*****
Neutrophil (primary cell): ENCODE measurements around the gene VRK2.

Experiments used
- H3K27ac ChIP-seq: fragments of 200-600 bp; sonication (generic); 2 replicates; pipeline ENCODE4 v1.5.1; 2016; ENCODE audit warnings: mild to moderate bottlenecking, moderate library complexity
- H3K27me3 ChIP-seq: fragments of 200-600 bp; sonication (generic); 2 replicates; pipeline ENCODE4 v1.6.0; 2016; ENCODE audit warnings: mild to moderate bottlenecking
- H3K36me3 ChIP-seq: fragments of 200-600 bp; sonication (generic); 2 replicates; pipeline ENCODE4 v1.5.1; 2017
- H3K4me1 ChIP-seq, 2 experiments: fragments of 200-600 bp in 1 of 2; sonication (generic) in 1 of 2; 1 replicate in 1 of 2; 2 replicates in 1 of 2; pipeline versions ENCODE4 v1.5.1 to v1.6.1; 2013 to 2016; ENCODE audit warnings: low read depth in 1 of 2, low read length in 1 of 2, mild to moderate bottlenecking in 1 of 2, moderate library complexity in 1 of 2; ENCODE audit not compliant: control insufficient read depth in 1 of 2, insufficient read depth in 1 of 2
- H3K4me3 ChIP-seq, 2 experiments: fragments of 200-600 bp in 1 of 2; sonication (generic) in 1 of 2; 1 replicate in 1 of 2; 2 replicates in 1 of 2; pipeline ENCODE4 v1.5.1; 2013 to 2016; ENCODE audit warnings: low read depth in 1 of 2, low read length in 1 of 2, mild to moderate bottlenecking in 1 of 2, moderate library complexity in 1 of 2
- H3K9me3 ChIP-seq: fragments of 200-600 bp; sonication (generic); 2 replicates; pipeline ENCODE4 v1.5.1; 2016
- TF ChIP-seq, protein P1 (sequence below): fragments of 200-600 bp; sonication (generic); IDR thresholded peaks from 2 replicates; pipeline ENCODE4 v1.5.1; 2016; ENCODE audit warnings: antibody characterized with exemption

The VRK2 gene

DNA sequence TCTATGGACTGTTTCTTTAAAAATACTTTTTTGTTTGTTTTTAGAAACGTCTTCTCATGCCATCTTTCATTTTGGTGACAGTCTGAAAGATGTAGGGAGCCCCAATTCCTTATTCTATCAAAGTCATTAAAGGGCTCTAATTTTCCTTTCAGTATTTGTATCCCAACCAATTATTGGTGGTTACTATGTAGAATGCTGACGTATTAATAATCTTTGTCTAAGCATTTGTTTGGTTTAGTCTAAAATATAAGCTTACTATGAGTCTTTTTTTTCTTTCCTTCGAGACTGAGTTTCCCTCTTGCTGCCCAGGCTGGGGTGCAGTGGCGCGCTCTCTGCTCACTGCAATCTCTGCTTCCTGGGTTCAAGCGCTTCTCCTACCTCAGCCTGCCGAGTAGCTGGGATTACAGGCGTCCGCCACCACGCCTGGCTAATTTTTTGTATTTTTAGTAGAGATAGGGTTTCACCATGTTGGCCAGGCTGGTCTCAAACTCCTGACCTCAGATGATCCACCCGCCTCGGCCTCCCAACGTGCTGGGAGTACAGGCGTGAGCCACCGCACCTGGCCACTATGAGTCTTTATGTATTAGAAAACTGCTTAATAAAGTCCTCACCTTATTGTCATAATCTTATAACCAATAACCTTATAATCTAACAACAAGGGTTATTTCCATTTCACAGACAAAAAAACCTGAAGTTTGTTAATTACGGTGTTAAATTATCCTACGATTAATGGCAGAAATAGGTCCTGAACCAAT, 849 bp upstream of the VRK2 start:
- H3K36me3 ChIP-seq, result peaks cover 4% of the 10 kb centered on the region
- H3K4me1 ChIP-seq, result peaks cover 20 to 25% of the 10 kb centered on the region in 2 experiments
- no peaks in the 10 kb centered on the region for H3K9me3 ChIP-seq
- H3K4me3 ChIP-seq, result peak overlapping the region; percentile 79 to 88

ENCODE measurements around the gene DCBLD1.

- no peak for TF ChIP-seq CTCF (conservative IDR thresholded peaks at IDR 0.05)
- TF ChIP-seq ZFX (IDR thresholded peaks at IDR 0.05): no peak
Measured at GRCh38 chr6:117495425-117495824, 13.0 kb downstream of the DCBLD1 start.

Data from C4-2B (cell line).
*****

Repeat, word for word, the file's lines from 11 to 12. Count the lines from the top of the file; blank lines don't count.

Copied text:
DNA sequence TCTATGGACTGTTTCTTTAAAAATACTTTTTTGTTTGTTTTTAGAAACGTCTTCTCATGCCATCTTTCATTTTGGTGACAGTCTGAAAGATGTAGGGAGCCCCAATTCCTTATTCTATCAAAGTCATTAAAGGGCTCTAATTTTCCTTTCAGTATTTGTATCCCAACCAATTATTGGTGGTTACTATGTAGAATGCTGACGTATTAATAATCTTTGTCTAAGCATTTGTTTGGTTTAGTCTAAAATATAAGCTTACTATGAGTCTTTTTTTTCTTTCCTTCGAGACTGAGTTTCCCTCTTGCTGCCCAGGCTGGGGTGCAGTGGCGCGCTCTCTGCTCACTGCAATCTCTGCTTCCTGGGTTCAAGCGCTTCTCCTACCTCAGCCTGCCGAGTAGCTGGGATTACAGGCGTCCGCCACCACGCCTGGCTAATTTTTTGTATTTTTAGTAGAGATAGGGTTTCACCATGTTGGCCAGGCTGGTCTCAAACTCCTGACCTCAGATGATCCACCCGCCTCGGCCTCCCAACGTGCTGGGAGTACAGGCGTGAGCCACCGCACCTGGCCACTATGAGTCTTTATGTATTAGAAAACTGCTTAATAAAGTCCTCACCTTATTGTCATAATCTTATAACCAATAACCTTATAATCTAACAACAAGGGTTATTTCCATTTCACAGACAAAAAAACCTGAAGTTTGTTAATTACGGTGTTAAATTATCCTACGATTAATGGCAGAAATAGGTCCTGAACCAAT, 849 bp upstream of the VRK2 start:
- H3K36me3 ChIP-seq, result peaks cover 4% of the 10 kb centered on the region